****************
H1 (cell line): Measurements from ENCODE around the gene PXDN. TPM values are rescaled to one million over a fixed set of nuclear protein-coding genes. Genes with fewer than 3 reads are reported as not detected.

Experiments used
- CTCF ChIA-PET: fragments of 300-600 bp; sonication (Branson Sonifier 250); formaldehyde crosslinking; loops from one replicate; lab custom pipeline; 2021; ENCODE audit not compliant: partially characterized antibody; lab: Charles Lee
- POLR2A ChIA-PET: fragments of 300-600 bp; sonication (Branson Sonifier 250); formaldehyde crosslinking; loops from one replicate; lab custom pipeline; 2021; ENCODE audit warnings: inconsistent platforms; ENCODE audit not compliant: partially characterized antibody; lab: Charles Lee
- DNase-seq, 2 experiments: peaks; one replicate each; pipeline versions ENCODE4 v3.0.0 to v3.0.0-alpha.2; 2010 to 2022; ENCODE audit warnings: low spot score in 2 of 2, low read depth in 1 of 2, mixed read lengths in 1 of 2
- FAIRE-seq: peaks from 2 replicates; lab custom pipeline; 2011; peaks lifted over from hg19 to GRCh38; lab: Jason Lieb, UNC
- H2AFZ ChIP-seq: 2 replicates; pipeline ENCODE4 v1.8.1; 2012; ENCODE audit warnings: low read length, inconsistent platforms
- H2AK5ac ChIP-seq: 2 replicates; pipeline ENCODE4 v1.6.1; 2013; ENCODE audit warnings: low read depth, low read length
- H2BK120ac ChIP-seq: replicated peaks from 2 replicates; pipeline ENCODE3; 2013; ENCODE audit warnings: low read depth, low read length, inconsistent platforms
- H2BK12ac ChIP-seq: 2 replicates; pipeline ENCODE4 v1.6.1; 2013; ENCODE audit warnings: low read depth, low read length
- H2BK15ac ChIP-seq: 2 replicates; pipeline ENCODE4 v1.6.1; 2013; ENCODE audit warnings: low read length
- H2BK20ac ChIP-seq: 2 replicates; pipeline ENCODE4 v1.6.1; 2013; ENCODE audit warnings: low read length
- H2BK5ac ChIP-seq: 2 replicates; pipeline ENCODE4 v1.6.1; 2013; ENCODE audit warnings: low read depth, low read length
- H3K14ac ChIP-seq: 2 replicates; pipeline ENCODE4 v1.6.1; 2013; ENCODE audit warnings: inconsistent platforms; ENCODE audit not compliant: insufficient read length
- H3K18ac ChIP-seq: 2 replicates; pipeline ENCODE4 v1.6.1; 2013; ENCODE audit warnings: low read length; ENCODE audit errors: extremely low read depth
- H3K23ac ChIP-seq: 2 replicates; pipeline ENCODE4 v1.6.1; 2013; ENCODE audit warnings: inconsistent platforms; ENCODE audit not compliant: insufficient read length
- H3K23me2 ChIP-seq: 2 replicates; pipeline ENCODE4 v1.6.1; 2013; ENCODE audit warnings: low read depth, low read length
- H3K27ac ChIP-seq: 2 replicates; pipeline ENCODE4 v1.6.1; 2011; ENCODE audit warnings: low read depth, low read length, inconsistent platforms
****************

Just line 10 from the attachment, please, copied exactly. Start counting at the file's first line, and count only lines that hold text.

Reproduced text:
- H2BK12ac ChIP-seq: 2 replicates; pipeline ENCODE4 v1.6.1; 2013; ENCODE audit warnings: low read depth, low read length